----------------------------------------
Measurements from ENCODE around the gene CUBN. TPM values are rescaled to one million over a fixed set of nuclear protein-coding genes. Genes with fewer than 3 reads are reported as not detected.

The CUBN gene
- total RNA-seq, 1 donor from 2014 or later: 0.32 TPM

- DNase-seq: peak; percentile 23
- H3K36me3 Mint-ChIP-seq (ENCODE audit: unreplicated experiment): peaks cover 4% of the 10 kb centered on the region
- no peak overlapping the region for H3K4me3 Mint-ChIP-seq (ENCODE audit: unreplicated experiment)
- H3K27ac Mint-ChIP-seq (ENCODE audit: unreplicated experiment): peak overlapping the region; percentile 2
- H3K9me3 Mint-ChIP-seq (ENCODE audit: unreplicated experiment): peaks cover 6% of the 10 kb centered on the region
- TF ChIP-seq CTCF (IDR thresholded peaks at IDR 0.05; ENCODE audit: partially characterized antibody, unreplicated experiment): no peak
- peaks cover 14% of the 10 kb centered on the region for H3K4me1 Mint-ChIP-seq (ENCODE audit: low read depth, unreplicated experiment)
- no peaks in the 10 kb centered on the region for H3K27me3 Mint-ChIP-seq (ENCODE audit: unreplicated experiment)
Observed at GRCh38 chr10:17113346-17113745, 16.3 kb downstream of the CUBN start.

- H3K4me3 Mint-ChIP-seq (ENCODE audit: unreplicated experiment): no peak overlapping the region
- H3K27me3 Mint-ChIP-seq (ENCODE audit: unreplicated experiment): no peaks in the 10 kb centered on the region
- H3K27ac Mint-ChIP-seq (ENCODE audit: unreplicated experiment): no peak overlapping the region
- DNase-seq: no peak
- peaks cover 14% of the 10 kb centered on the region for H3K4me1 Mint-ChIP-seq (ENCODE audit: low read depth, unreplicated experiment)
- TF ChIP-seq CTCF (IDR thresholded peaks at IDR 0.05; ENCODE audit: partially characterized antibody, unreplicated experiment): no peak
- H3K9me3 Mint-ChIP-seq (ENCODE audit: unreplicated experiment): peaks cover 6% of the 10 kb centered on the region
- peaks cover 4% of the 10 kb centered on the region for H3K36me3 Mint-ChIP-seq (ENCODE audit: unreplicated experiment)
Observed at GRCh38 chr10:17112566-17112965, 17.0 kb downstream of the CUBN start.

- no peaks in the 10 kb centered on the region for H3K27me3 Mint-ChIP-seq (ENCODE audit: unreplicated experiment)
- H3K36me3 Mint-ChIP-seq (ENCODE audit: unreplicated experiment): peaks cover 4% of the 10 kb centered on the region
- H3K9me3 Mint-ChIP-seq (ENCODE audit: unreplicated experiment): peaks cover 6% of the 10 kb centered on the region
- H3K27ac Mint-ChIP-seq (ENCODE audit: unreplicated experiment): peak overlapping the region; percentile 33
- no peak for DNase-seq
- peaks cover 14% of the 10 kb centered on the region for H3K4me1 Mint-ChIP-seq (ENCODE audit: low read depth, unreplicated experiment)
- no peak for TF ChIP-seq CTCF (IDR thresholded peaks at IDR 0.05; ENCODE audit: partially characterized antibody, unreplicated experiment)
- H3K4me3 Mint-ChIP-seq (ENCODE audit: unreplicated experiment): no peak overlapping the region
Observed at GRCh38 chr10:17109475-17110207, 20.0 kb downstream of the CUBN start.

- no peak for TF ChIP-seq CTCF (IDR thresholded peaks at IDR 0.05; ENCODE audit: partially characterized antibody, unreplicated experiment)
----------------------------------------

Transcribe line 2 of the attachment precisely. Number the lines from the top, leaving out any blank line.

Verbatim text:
The CUBN gene